hello power ranger :)
hello power ranger :)



another sea dragon
another sea dragon


See more images for Diving in Tasmania, Australia
2009/01/18 Visiting Tasmania, Australia
π 2009-01-18 00:00 in Australia, Trips
Like every year, I went to linux.conf.au for the yearly conference where I was invited to talk, and Jennifer came along to molest some native animals :)

As soon as we got off the airport, I had a rental car lined up, and drove to St Helens/Bay of Fires to get there before sunset. This was the time when I drove the most on the left side of the road for a total of 600km or so. I actually got reasonably used to it, except for the part with the turn signal is on the wrong side of the car, where I would use the windshield wipers on the other side instead of the turn signal (to the point that it took me a while to readjust when I got home). The only part that was a bit tough was knowing exactly how far the right and left sides of the car were on a narrow road.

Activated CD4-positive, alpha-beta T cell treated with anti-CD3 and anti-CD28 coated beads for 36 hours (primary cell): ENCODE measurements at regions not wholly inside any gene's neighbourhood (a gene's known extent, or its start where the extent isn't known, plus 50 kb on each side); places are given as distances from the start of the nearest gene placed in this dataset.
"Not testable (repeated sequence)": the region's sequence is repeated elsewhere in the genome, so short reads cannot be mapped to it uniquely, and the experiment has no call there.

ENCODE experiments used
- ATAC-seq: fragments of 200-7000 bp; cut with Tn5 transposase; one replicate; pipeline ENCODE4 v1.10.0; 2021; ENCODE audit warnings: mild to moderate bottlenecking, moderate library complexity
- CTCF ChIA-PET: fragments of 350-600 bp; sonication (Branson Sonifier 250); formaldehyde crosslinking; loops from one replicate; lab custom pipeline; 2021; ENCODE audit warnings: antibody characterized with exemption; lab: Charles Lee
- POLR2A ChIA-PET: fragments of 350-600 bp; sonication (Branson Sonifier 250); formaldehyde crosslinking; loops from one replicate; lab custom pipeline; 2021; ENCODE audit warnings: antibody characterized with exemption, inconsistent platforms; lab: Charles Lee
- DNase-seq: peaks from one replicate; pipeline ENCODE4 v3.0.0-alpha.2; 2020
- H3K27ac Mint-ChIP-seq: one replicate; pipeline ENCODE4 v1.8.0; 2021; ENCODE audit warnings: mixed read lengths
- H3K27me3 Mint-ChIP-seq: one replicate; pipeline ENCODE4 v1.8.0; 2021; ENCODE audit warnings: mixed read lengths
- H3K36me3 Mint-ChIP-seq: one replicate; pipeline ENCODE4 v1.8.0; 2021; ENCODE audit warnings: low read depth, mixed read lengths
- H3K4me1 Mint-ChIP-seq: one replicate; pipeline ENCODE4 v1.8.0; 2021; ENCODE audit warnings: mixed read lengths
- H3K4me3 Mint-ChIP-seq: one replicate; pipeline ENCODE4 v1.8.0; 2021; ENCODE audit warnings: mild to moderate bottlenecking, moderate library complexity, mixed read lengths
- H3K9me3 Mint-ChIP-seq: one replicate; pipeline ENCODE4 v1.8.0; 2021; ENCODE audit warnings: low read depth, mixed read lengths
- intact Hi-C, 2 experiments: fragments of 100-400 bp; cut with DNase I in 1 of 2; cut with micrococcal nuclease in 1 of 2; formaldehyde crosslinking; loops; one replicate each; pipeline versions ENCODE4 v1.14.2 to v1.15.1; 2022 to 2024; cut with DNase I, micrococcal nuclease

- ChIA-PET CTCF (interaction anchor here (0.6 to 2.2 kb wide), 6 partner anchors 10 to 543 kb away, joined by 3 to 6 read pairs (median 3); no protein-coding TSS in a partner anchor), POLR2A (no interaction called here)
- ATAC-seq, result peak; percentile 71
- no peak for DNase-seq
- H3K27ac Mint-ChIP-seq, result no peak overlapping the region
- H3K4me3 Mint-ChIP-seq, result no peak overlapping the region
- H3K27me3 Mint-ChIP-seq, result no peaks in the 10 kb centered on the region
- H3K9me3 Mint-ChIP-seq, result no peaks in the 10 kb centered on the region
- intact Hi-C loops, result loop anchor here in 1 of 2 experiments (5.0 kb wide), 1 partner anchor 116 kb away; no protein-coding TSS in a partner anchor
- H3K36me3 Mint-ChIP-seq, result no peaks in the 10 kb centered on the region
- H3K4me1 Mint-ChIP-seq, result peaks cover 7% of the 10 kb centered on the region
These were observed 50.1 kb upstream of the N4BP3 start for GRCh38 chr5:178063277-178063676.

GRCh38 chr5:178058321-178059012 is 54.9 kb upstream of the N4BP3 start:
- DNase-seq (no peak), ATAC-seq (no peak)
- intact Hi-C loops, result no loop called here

Anyway, here are the picts:

Our drive up from the airport to St Helens
Our drive up from the airport to St Helens


The next morning, we had a very busy day from an early hike around the Bay of Fires, a visit of the area, a hike to the top of the highest local peak (after a drive up a dicey road for a wimpy 2WD), a visit to Natureworld, a 2H visit/hike of Douglas Apsley national park, and then getting to see baby penguins by the beach.

started the day with a quick hike around the bay of fires
started the day with a quick hike around the bay of fires


Bay of Fires
Bay of Fires

ok, it was a nice beach, sure. Notice no one in the water in full summer
ok, it was a nice beach, sure. Notice no one in the water in full summer


oysters everywhere, we just weren't sure if they were fresh
oysters everywhere, we just weren't sure if they were fresh

the trail up to south sister was definitely 4wd
the trail up to south sister was definitely 4wd

I got all the way up in our 2WD beater except on the little piece above :)
I got all the way up in our 2WD beater except on the little piece above :)




those were local geese
those were local geese



tasmanian devil